A good-faith belief of patent invalidity may be raised as a defense to willfulness of the infringement, but it is not a defense to the fact of infringement. Patent invalidity, if proved, eliminates an invalid patent and thus is a total defense to infringement. However, a “good-faith belief” in invalidity does not avoid liability for infringement when the patent is valid.1 No rule eliminates infringement of a valid patent, whether the infringement is direct or indirect. Newman Dissent at 2
Wednesday, June 26, 2013
It is well established law that liability for inducement requires the specific intent to induce another to infringe. It is also well established law that a defendant may rely on a good faith belief that the there is no patent infringement to defeat the intent element. See DSU Medical Corp. v. JMS Co. Ltd., 471 F. 3d 1293 (Fed. Cir. 2006) (en banc). What was not clear from the Federal Circuit's precedent, was whether a defendant’s good faith belief that the patent in question was invalid could also be used as evidence to overcome an allegation of inducement. That question has now been answered. In Commil USA v. Cisco Systems 2012-1042 (Fed. Cir. June 25, 2013), the majority held that “evidence of an accused inducer’s good-faith belief of invalidity may negate the requisite intent for induced infringement.” Opinion at 11. This holding, however, does not establish a bright line defense, as the Court went on to say “[t]his is, of course, not to say that such evidence precludes a finding of induced infringement. Rather, it is evidence that should be considered by the fact-finder in determining whether an accused party knew ‘that the induced acts constitute patent infringement.’” Id. (citations omitted).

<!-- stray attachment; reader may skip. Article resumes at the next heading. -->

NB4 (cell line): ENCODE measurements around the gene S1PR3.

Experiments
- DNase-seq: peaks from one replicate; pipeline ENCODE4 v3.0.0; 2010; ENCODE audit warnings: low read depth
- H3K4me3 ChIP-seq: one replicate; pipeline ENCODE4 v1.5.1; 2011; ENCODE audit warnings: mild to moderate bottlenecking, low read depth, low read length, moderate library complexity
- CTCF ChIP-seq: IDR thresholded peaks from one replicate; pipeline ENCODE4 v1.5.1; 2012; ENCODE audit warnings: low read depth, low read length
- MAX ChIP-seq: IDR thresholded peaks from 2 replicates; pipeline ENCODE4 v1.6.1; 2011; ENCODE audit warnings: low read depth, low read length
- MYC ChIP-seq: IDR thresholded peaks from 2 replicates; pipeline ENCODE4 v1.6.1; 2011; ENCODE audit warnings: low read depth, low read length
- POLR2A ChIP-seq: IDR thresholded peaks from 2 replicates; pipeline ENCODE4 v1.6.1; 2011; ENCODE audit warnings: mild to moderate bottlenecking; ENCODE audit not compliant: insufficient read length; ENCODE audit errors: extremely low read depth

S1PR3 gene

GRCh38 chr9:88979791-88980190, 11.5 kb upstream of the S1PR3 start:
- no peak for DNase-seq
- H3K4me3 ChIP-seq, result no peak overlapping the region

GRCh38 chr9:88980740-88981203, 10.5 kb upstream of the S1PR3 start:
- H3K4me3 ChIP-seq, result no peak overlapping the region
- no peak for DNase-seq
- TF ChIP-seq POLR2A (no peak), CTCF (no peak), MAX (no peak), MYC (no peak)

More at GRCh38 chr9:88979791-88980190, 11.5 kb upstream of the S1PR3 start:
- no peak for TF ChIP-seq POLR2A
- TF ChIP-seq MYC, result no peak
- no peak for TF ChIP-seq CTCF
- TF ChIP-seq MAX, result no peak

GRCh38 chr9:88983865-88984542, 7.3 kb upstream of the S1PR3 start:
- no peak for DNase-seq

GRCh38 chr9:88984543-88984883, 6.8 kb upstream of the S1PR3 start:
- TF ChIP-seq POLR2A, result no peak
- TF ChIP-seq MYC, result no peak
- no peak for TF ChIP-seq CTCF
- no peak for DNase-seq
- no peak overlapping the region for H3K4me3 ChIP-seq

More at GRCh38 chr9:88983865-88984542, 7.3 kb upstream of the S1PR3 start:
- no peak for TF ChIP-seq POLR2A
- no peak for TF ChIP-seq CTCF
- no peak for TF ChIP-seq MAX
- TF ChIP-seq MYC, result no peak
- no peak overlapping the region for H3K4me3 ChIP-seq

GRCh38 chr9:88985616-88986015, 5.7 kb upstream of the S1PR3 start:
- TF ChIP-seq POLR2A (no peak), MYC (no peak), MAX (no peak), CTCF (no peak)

Judge Newman was on the three judge panel and issued a strong dissent. A small snippet from her dissenting opinion captures the theme:
The practical impact of this decision is significant. Evidence that a party believed a patent was invalid, such as an opinion of counsel of invalidity or a well-founded reexamination request, is now clearly admissible evidence that can be presented not only to defend against willfulness (a damages issue), but also to defeat a showing of liability when the theory of infringement rests on inducement.
Tuesday, June 18, 2013
One of the guiding principles of appellate jurisdiction is the “final judgment rule” that defers jurisdiction of an appellate court “until there has been a decision by the district court that ends the litigation on the merits and leaves nothing for the court to do but execute the judgment.” Firestone Tire & Rubber Co. v. Risjord, 449 U.S. 368, 373 (1981). Much to the chagrin of many a patent litigator and litigant, it is this principle that precludes most interlocutory appeals (such as review of claim construction orders), no matter how important the issue may be. There is, however, an exception to the final judgment rule with respect to the Federal Circuit’s jurisdiction hidden away in 28 U.S.C. 1292(c)(2), that permits interlocutory appeals when a judgment is final “except for an accounting.” The en banc Federal Circuit in Robert Bosch, LLC v. Pylon Manufacturing Corp., 2011-1363, 1364, June 14, 2013, took on the question (sua sponte) whether an “accounting” as used in Section 1292(c)(2) includes (1) a trial on damages; and (2) a trial on the issue of willfulness. A divided court (yet again) held that, yes, the Federal Circuit does have jurisdiction over a case that is final on all issues other than damages and willfulness.
The en banc decision comes complete with the majority opinion, two opinions concurring-in-part and dissenting-in-part and a fourth opinion by O’Malley dissenting. It would be both fun and worthwhile to dive into the details of the four opinions and analyze the continued fractures in the court on this issue (and in general), but other than law school professors, who has the time! Suffice it to say that unless and until the Supreme Court chimes in on this issue, district court judges now know that should they decide to bifurcate issues of damages and willfulness (as is Judge Robinson’s practice in D. Del.), that decision will not impair the ability of the parties to appeal a judgment on the liability issues.